A friend of mine posted a link to this article on his FB page yesterday.
I find it interesting that the author asserts that we should “decide” to give up on certain aspects of the Constitution. But then he goes on to cite other elements that we should continue to obey, such as Presidential term limits. Who made him the “decider”? If we just “decide” to not worry about checks and balances written into our Constitution, such as requiring revenue measures to originate in the lower house (such a silly, outdated rule), who’s to say that a sitting president can’t just “decide” to ignore the rule that says his term ends in 4 years?
See, here’s the cool thing about that “poetic piece of parchment”. Those ignorant old land-owning white guys made a means to update the document. If the “revenue measures originating in the lower house” rule is so antiquated and difficult to manage that it truly disrupts the good order and discipline of the US Government, then by all means, let’s get rid of the rule! But we do it by Constitutional amendment–the editing process built into the document. NOT by deciding to pick and choose what we think is good. Because although it seems like a good idea now, one day you might not be the “decider”, and the “decider” might decide to ignore things you think are important, like… oh, let’s just start with the whole First Amendment.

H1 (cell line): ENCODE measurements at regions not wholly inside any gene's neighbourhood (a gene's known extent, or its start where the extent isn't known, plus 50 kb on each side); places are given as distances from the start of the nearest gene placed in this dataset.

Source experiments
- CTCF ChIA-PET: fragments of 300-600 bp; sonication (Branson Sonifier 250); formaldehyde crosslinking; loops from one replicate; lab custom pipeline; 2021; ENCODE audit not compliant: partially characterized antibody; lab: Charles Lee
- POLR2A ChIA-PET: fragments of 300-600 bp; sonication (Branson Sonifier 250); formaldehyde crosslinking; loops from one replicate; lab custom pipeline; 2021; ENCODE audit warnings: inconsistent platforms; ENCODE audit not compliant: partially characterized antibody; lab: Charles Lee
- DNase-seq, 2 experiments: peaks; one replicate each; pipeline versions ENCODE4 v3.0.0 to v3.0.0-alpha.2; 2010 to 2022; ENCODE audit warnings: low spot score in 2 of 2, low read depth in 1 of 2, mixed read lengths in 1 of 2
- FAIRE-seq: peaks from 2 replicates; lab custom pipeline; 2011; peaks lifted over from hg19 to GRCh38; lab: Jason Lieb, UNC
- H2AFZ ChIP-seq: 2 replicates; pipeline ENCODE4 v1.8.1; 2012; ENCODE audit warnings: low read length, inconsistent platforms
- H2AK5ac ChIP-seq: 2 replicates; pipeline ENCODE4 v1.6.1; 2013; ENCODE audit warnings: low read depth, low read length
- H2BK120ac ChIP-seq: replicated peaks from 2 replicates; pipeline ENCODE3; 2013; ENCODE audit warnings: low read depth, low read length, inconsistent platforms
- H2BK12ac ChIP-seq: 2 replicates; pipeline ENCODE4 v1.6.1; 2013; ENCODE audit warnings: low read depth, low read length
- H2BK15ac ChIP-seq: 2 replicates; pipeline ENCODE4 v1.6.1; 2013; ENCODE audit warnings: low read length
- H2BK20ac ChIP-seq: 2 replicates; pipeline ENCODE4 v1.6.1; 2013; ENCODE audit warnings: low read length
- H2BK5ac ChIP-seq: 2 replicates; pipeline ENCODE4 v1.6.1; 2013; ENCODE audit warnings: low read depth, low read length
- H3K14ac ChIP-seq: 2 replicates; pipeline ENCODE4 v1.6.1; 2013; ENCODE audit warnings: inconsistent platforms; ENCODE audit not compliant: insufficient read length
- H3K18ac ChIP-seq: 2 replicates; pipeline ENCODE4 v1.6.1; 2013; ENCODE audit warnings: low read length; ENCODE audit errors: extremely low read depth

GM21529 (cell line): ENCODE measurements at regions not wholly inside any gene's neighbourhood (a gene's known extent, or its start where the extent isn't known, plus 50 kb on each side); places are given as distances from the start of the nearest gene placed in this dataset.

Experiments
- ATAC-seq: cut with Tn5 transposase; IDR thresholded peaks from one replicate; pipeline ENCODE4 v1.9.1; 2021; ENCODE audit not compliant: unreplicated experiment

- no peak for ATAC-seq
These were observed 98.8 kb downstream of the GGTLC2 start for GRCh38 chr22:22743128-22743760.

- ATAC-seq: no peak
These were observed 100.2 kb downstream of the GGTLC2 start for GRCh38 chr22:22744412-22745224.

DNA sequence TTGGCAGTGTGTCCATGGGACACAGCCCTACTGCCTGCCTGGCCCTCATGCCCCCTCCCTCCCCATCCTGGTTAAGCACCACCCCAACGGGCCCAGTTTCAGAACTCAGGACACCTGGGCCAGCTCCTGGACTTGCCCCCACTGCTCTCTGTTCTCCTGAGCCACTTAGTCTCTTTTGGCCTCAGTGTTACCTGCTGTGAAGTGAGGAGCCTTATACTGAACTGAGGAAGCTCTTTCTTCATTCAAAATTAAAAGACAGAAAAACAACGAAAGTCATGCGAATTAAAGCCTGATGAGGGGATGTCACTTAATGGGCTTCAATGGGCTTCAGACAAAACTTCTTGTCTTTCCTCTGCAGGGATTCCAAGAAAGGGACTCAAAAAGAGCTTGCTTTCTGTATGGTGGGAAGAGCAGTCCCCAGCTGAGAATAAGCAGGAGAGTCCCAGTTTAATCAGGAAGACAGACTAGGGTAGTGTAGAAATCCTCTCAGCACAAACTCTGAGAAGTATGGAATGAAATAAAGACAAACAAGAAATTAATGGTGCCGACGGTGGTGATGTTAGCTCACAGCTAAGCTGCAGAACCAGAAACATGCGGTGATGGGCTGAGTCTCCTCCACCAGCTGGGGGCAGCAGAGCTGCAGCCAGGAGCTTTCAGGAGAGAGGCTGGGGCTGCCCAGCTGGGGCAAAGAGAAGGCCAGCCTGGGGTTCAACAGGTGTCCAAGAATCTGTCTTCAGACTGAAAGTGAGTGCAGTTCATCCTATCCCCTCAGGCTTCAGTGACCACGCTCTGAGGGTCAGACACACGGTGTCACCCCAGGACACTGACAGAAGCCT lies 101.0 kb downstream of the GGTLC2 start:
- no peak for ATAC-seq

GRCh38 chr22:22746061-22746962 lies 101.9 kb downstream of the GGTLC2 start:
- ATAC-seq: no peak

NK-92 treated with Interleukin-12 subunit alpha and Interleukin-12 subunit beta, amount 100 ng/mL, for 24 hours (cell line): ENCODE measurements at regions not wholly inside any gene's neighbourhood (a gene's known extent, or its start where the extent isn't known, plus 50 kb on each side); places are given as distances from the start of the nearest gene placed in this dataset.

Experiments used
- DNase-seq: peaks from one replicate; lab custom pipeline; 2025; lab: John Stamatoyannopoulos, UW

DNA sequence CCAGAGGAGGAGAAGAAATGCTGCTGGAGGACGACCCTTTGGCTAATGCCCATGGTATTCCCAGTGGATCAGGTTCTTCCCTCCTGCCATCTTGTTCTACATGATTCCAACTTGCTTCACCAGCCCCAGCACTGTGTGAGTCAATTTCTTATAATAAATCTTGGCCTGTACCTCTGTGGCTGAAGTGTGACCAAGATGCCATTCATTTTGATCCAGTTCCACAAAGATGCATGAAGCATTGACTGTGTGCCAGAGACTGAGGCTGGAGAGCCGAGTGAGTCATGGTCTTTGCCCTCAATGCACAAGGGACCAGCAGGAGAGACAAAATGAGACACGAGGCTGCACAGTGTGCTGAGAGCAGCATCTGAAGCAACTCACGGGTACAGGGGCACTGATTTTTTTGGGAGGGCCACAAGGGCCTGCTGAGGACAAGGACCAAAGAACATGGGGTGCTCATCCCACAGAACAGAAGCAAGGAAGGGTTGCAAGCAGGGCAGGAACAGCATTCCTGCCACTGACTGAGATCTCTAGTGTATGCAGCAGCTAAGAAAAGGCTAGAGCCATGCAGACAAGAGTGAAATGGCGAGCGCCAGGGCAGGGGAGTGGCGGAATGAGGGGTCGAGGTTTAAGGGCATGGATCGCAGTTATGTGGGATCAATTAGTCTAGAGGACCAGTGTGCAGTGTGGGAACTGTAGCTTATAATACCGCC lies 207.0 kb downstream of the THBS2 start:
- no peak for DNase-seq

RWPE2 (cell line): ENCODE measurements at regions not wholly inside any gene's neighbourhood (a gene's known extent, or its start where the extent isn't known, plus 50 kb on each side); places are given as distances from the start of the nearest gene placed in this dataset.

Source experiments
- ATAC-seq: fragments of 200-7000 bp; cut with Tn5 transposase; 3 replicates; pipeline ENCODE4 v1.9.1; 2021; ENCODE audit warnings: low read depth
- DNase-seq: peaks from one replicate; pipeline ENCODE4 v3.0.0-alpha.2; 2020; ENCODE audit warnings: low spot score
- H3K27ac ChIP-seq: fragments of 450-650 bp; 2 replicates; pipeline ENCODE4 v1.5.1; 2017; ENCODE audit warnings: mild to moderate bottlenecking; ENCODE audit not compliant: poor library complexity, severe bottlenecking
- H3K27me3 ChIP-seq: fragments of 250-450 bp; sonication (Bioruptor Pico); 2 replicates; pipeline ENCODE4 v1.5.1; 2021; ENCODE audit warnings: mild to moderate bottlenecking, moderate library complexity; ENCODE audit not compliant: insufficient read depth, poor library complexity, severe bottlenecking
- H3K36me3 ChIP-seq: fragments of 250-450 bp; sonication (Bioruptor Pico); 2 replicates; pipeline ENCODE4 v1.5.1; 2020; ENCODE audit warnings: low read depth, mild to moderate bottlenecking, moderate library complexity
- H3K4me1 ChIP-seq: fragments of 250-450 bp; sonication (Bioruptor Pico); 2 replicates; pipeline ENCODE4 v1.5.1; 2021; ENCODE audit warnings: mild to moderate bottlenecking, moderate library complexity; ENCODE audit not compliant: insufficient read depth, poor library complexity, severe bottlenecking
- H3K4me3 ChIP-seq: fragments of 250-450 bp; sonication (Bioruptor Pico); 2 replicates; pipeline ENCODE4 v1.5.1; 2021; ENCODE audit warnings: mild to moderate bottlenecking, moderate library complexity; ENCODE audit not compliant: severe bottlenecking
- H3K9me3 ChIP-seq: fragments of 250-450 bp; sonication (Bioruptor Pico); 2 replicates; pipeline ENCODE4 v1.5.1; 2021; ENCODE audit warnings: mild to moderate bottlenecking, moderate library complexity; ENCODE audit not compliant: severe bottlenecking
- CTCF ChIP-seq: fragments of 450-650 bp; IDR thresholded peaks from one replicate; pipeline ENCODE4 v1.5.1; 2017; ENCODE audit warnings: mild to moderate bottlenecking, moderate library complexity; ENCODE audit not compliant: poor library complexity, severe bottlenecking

I’m concerned that a professor of Constitutional Law at Georgetown University with over 40 years experience does not see the elementary fallacy of his logic: Just because there may be instances of someone (President, SC Justice, Congress, or other) choosing not to comply with the law, and nothing really bad happened, does not mean that the law did not prevent one hundred other instances of really bad things from happening in the first place. The good professor just jumped with both feet onto the slippery slope that leads to the conclusion that we don’t need any laws, we’ll just let people decide what they think is right at the time. If that’s where we want to go, I think the last Constitutional right I’ll choose to give up is the 2nd Amendment.
Is my concern that Dr. Seidman’s idea will gain real traction? Not really. I’m more concerned with what I see as a broader problem that our nation is staring at, and which I see as a root cause of many of the problems we are facing today. I think I’m going to call it E pluribus…me.